I watch as the instructor turns on the fuel.  I have a hose about an inch in diameter from my ears that leads to the instructor.  He can talk to me but I cannot speak to him.  He tells me what he’s doing as he does it.  He sets the fuel mixture to rich.  Then the magneto switch to indicate both on.  We’re ready to start the engine.  I look to the side and see the four other guys, wearing their parachutes, standing there watching me.  They’ll fly after I get back.  This is so exciting I can hardly believe it’s happening.

I see a ground crewman who appears to be a cadet standing by the left wheel right behind the propeller who starts to turn a big crank in the side of the engine.  I know this crank winds up a heavy flywheel on the inertial starter.  When the starter is at screaming pitch, the man now panting on the crank pulls out a lever to engage the engine and spin the prop.  The engine now comes to life.  The engine blows back a bit of exhaust smoke then steadies to an idle.  It’s noisy.  The plane is shaking.  The instructor advances the throttle on the left side of the cockpit – the throttle in my cockpit moves along with his.  All of his controls are duplicated in my cockpit.  As the throttle moves forward the noise increases and we start to move.

Stearman on runwayDue to the low tail wheel the aircraft sits at a high angle, blocking my view ahead.  I see only sky through the whirling propeller.  The pilot makes S-turns to allow us to look from each side as we turn so we can see what is straight ahead.  We get to the end of the field.  The instructor tells me that he’s pressing the brakes and will run up the engine.  The plane shudders as the engine runs up to full power for a few seconds.  He switches from one magneto to the other to make sure they both work.  He throttles back to idle.  I think we’re ready to go.

The instructor tells me to put my feet on the rudder pedals and my right hand lightly on the stick so I can feel what he’s doing.  Once we’re in the air he’ll let me take over control and will just tell me what to do.  I hear the instructor say, “You ready ?”  I nod my head and answer “yes, Sir” even though he can’t hear me.  This is it!

We turn and face into the wind across the big field of grass, dirt and sand.  The throttle goes forward and we start accelerating forward surprisingly fast.  The tail comes up almost immediately and now I can see ahead of us.  The flight line and control tower rushes past.  We charge across the ground.  We must be going 60 miles per hour, maybe 70 or more.  We bump along the grass for a few more seconds.  I think we cover only about 500 feet when suddenly the roughness stops.  I glance over the side.  The grass is rushing by 10, 15, 25, 50 feet below!  We’re flying!  It suddenly occurs to me that I’ll never, not ever, forget this moment.  I see the trees at the end of the field coming closer but from the rate we’re climbing we’ll go over them easily.  Now, there’s just sky in front of me.  The horizon is well below the nose.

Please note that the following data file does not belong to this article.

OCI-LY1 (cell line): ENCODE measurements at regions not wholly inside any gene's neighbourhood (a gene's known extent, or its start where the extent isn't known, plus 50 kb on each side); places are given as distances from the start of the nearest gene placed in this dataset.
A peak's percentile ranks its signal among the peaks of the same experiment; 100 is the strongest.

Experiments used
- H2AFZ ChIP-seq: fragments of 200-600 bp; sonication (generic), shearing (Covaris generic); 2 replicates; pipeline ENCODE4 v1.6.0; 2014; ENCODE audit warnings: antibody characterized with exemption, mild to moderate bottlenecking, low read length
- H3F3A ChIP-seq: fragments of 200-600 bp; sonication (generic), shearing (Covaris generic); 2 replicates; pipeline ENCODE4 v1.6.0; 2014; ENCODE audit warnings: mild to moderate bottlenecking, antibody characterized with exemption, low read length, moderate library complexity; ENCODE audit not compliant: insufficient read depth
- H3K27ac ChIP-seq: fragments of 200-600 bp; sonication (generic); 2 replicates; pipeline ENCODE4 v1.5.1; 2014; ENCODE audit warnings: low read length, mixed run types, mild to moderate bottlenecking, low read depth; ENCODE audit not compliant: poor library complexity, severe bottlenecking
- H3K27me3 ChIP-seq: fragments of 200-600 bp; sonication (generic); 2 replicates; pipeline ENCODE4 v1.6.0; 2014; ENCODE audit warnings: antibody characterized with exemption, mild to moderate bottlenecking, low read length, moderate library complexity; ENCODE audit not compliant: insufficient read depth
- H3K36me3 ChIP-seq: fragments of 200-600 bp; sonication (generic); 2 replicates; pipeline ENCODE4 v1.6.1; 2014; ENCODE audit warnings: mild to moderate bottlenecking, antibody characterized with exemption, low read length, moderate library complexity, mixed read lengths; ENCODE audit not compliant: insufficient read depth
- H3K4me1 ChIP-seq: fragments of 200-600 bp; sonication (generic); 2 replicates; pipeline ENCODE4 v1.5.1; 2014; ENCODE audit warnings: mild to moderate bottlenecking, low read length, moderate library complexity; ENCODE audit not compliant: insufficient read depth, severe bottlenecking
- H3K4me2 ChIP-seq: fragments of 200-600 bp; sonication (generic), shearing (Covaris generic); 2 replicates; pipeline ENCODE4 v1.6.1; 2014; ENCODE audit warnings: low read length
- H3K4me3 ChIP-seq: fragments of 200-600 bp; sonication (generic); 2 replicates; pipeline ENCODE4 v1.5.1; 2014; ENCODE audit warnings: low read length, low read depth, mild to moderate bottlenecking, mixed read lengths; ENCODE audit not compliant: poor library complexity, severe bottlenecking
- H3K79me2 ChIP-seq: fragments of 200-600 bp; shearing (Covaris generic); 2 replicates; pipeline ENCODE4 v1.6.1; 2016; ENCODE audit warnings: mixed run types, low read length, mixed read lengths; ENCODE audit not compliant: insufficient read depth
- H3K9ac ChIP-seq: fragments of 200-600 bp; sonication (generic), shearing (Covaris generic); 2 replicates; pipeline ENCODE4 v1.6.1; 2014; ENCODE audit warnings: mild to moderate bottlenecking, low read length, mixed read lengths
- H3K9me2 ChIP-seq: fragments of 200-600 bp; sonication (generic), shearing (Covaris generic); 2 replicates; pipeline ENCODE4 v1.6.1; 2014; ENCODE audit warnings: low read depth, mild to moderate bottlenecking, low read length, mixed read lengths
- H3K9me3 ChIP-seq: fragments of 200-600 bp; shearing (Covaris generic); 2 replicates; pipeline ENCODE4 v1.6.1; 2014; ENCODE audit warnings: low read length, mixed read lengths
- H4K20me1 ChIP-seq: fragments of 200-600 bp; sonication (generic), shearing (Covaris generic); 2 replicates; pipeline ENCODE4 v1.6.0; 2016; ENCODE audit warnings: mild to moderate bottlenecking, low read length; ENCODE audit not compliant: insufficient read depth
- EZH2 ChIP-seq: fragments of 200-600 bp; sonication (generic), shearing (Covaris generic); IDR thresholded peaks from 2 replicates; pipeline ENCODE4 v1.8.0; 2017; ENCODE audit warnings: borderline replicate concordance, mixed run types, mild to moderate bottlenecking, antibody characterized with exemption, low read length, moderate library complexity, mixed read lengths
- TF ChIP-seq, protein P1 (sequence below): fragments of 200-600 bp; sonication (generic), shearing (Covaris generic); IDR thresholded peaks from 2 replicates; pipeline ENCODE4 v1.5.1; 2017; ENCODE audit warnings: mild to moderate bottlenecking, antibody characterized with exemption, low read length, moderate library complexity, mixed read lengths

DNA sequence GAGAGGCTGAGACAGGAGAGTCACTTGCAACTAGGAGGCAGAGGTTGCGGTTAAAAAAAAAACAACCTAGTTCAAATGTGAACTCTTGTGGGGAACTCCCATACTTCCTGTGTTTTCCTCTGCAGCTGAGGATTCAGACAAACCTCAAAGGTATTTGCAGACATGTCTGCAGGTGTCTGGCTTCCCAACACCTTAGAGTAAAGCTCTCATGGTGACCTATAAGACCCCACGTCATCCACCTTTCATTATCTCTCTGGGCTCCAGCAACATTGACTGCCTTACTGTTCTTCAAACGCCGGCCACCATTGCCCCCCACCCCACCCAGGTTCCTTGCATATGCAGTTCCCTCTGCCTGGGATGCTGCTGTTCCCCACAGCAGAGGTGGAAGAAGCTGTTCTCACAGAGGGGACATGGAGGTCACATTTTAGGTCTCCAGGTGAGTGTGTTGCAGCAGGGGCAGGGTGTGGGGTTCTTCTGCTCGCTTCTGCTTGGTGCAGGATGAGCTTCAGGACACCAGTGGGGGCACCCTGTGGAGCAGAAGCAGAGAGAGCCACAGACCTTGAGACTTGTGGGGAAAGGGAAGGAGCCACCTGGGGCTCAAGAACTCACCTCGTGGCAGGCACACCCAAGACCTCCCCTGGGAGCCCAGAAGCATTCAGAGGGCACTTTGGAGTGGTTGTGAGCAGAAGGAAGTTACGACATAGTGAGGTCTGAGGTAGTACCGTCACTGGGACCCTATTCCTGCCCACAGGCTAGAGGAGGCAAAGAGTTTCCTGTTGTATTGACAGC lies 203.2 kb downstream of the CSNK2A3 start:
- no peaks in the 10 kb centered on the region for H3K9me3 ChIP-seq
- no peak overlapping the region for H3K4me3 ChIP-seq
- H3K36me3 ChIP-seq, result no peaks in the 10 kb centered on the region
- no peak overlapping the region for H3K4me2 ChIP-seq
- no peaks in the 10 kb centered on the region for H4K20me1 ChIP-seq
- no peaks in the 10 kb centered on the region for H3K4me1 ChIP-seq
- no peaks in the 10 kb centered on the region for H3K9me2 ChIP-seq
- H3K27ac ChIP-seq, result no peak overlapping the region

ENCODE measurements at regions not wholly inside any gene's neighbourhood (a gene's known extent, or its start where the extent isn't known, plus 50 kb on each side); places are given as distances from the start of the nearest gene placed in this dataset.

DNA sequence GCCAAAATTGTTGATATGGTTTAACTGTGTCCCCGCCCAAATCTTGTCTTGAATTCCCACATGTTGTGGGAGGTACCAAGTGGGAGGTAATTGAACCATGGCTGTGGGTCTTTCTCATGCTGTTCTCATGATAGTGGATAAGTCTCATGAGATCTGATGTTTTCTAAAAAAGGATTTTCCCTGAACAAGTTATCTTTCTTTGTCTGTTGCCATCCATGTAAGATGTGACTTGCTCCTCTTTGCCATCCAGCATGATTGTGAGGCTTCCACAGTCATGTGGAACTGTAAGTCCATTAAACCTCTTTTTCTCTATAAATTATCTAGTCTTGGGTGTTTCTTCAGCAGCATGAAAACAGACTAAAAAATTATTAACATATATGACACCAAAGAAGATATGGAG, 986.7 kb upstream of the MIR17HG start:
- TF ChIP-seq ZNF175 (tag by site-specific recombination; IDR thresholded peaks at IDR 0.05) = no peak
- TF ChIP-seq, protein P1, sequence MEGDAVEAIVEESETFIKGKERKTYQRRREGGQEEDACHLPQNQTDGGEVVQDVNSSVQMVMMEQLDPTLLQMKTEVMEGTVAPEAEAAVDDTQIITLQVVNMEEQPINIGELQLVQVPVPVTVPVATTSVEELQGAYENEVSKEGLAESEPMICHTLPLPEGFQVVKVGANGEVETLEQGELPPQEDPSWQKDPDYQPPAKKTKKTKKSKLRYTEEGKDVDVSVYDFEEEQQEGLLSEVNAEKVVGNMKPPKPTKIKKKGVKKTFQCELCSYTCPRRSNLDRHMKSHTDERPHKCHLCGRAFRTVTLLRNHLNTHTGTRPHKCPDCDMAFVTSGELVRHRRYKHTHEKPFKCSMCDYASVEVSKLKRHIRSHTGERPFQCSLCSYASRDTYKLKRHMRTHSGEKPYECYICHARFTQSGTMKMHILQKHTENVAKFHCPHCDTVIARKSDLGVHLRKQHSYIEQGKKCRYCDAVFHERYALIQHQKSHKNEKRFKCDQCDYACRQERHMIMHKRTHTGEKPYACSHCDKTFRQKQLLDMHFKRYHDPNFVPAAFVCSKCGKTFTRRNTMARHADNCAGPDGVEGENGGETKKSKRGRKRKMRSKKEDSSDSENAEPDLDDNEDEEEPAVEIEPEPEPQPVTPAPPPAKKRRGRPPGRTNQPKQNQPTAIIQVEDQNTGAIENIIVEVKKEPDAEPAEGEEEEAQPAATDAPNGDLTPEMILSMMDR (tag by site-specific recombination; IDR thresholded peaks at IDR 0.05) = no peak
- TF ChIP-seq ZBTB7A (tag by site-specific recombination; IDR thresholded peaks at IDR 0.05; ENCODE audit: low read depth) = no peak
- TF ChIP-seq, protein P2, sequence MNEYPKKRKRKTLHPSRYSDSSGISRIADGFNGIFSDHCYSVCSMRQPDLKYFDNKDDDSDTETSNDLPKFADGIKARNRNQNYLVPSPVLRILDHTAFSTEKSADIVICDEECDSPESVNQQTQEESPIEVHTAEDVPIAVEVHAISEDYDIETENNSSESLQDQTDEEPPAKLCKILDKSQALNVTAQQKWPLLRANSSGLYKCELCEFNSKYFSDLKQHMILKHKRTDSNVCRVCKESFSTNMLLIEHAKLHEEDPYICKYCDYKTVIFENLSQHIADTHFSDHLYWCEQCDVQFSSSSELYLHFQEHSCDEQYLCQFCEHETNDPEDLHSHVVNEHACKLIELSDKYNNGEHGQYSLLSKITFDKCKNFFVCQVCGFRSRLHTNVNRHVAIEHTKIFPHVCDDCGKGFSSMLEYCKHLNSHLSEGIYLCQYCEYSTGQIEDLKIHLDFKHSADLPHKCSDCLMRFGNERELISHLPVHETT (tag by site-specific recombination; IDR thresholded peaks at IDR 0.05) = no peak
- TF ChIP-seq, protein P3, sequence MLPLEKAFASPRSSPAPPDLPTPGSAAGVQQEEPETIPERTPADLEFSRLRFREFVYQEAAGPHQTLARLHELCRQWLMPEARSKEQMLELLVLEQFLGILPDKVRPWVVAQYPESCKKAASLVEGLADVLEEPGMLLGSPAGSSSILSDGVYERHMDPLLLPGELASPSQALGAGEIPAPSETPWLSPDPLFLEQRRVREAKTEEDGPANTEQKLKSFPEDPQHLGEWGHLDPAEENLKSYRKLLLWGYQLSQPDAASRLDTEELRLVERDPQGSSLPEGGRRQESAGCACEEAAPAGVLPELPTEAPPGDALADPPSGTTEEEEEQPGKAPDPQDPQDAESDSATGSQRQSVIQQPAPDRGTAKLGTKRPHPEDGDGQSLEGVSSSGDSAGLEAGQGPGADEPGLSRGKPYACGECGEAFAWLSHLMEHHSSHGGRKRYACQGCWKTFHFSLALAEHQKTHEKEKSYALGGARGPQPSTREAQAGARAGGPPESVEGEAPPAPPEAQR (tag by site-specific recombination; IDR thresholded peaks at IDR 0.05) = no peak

When we get up pretty high the instructor tells me that I’m in control and that he’ll tell me what to do.  He tells me to move the stick with more “pressure” than motion right and left and forward and back to get the feel of the controls.  Then he tells me to move the rudder with my feet, right then left.  We are to make some gentle turns.  Left turns are simple.  Just pressure the stick a bit to the left.  The left wing drops into a bank and the plane starts to turn left.  With the engine turning the airplane tends to turn left so the rudder wasn’t even necessary.  When I come back to level I use a little opposite pressure on the stick and a little push on the rudder pedal.  To go to the right requires the stick to be moved a bit to the right and right rudder applied for a coordinated turn.  After turning right and left a few times it was easy.  The instructor tells me that I can determine a 45 degree bank instantly as one of the bracing wires is at a 45 degree angle so when I lay that wire flat on the horizon I’ll be at 45 degrees.  That’s a neat little trick only us pilots know.  After a few turns I have the feel. I can fly!